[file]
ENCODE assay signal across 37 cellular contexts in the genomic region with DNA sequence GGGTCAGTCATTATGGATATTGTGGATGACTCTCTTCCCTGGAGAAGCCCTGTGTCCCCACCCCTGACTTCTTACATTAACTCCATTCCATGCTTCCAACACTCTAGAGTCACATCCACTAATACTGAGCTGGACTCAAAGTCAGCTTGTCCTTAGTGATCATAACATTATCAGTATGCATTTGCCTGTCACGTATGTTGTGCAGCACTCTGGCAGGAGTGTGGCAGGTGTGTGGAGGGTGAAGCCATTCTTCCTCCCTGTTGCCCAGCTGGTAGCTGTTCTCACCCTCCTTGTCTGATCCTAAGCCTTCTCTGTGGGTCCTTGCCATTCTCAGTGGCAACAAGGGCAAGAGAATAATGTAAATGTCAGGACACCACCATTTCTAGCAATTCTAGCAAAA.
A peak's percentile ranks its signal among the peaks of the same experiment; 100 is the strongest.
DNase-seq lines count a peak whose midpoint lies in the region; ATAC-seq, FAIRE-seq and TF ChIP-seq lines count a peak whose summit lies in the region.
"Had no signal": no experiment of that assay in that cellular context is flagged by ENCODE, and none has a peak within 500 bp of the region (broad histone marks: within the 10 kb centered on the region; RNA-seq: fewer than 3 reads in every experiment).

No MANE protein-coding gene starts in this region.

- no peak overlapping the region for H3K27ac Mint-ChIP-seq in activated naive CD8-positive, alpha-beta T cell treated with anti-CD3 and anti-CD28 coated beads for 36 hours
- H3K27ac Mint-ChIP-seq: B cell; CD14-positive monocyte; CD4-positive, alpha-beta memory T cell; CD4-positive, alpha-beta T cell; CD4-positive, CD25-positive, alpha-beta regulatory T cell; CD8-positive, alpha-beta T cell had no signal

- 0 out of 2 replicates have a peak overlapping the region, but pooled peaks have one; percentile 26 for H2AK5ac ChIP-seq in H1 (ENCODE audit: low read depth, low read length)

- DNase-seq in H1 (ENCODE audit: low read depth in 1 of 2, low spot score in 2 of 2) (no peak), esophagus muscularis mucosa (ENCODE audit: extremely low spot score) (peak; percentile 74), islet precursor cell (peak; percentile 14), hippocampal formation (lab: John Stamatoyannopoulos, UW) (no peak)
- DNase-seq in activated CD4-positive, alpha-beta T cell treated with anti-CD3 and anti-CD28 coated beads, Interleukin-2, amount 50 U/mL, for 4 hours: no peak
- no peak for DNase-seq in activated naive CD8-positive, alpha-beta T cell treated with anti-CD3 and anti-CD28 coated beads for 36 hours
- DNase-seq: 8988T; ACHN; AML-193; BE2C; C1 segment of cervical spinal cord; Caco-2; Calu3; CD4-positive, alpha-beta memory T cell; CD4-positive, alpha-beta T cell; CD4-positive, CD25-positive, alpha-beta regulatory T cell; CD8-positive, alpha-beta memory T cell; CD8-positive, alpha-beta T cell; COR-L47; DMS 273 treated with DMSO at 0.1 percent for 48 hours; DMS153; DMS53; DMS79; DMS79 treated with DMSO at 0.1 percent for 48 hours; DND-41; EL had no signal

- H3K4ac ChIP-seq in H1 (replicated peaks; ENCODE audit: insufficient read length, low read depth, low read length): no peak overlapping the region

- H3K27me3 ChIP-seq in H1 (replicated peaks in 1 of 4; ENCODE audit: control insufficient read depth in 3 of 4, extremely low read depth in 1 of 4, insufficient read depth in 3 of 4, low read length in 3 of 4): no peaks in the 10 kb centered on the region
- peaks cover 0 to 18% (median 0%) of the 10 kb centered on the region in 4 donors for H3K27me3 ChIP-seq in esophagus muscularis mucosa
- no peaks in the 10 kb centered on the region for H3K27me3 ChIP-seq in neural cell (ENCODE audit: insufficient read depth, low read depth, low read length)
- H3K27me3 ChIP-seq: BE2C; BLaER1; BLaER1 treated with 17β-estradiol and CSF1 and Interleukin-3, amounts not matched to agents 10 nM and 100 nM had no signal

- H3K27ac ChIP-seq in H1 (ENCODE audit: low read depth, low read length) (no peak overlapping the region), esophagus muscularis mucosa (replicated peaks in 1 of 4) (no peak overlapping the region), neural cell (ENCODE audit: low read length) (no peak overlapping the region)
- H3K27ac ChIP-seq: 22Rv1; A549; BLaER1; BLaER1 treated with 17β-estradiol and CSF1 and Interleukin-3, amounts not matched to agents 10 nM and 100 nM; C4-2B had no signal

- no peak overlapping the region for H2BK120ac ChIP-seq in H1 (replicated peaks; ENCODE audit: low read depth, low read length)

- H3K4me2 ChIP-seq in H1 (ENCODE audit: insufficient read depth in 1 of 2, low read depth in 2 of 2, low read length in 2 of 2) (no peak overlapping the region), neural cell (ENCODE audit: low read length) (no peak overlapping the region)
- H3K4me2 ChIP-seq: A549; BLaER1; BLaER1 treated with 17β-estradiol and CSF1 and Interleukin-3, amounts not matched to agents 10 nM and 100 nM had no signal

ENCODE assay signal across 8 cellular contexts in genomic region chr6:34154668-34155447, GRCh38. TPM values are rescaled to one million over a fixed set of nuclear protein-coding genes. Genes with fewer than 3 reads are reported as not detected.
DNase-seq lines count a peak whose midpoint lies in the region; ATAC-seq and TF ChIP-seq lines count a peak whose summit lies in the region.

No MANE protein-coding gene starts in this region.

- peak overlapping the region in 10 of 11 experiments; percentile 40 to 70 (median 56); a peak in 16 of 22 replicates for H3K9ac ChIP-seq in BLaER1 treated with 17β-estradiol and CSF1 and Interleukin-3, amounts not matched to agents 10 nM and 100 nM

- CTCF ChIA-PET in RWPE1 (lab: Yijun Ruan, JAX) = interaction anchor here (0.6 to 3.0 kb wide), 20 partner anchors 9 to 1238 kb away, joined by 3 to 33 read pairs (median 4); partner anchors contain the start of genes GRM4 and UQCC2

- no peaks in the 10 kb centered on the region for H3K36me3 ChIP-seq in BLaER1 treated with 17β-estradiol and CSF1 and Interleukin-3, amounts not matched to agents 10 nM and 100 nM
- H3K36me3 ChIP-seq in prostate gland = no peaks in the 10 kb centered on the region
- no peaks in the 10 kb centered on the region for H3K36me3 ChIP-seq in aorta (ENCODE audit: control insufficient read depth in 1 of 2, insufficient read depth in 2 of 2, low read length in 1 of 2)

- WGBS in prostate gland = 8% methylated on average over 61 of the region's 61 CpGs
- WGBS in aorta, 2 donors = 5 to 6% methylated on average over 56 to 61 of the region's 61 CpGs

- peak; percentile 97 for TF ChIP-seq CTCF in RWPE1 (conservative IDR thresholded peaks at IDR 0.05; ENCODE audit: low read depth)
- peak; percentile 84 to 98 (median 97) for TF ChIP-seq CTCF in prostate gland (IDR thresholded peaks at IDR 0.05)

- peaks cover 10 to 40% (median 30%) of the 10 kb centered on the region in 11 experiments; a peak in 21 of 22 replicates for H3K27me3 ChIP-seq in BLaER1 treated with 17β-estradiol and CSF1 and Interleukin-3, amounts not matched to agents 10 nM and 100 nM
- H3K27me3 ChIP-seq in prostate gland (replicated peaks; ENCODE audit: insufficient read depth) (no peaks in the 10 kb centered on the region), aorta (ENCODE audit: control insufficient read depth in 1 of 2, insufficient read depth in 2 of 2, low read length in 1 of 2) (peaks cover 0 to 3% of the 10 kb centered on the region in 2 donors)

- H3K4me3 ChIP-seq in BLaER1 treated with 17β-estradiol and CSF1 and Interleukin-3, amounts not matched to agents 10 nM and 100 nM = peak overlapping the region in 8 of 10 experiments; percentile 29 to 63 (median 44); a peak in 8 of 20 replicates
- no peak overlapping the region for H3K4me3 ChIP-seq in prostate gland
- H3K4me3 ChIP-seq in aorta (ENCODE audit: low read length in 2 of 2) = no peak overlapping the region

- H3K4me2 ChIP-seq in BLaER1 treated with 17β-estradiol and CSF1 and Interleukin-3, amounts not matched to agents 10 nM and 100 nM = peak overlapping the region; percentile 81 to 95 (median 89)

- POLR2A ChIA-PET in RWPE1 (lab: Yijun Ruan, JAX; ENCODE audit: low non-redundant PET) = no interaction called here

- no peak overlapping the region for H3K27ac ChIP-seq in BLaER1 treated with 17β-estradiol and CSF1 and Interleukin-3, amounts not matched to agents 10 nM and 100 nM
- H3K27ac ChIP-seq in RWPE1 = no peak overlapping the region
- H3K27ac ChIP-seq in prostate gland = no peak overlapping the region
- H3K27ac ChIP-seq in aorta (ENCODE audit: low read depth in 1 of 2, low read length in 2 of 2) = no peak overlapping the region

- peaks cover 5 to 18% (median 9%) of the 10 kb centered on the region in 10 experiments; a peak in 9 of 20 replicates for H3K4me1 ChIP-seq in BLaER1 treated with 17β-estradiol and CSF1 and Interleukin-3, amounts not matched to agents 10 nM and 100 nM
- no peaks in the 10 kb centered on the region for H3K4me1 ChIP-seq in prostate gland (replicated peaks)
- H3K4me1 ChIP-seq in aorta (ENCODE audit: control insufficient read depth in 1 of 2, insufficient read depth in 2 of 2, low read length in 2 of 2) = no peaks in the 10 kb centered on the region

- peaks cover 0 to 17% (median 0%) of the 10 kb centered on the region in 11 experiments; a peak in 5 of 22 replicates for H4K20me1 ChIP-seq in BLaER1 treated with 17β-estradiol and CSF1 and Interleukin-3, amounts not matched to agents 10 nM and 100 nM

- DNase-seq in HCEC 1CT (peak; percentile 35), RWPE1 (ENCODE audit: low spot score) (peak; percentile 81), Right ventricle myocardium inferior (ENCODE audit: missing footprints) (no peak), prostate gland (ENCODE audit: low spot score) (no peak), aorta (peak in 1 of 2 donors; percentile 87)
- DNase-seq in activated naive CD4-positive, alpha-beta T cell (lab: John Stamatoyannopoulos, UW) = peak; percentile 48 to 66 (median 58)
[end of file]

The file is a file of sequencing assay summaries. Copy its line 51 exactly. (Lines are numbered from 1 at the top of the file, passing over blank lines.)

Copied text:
- DNase-seq in activated naive CD4-positive, alpha-beta T cell (lab: John Stamatoyannopoulos, UW) = peak; percentile 48 to 66 (median 58)